Israel has launched an innovative new program to encourage researchers to venture into the field of precision medicine, an emerging medical approach in which treatments are tailored to meet the specific needs of patients and their illnesses.
The Israel Precision Medicine Partnership, launched on Monday at the Israel Museum in Jerusalem, is a collaboration between the Israeli government, including the Planning and Budgeting Committee of the Council for Higher Education and the Digital Israel initiative of the Ministry of Social Equality, and The Klarman Family Foundation, Yad Hanadiv and the Israel Science Foundation.
The initiative will receive $60 million over the next seven years.
Traditionally, drugs are developed and targeted to the “average” patient. But with the cost of genetic sequencing dropping dramatically over the past 15 years, new ways are being developed to match the specific needs of patients. Precision medicine is already making inroads in diagnosing and preventing genetic diseases, and cancer and treatment and diagnosis.
“We know that every person is genetically different from the other, both regarding their molecular properties and how the disease develops in them. This causes them to respond differently to treatments,” said Prof. Benjamin Geiger, chairman of the Academic Board of the Israel Science Foundation, in a phone interview.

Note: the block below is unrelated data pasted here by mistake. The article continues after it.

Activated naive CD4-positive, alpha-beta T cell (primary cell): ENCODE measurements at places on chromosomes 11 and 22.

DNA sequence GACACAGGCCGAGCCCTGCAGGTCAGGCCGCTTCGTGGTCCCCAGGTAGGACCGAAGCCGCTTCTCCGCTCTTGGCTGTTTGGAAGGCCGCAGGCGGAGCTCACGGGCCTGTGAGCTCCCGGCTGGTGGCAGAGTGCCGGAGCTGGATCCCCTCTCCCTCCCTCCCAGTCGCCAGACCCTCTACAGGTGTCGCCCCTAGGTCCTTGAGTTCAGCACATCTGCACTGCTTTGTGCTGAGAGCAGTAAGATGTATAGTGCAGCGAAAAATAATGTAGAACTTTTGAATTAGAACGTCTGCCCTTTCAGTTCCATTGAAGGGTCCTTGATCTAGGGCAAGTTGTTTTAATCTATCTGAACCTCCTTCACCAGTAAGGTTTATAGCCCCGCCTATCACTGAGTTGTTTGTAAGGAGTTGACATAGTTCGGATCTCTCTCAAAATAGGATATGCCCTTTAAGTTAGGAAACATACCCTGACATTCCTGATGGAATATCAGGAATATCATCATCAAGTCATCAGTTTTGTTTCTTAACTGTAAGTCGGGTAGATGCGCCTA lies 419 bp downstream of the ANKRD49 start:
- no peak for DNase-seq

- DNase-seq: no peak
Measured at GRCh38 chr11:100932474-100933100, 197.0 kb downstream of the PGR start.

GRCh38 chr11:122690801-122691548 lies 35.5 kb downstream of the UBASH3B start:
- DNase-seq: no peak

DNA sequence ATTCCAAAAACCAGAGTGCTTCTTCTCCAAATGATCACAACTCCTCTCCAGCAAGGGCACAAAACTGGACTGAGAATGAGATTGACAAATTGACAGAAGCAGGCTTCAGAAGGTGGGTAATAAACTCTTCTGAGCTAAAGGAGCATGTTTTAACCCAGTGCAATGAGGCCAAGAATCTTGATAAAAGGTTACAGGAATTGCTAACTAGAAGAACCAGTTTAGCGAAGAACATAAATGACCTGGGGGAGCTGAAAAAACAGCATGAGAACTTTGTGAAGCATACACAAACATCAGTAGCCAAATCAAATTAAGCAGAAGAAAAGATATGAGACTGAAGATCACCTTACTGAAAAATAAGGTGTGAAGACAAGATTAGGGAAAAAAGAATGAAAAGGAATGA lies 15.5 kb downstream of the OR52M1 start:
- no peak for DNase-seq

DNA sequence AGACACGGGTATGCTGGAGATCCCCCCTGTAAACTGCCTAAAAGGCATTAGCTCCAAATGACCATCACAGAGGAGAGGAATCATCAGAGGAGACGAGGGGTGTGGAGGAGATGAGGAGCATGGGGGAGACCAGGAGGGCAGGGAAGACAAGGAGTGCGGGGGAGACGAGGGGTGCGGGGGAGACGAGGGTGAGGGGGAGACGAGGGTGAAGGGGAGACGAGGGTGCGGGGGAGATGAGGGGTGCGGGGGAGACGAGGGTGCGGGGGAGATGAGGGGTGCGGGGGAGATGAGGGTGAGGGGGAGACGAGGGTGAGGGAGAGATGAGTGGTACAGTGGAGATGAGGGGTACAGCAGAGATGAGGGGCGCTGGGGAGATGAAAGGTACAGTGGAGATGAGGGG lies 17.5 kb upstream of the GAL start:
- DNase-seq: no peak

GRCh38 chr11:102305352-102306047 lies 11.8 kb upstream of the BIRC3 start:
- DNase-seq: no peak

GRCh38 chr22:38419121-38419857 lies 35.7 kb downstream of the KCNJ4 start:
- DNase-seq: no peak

“With all the amazing inroads classical medicine has made, in many cases it still fails to give optimal therapeutic solutions to diseases. Some tumors for example develop resistances, and people respond differently to the various treatments offered.”
The idea of the project, Geiger said, is to enable researchers to work closely with physicians and volunteer patients to build a strong molecular profile of patients. They would then analyze the data with powerful computational approaches to try to match the treatment to the individual disease of the person.
“In the future, treatments won’t be just aimed for the ‘average patient’, but therapies will be more precise,” Geiger said. “The researchers partaking in this program will discover novel insights about patients’ molecular profile and the manifestation of the disease, which will enable the selection or development of the most appropriate treatment.”
The vision, he said, is to create “a major turning point” in the practice of medicine, by developing tools that can be made available for practitioners.
Precision medicine is still in its infancy worldwide, with “tremendous activity in the US and leading institutions worldwide,” he added. Israel, however, with its highly diverse population, its strong computational abilities and the culture of cooperation between researchers and physicians, has a strong foundation to make a mark in the field, he added.
(Full disclosure: The Klarman Foundation’s Seth Klarman is the chairman and capital partner of The Times of Israel.)
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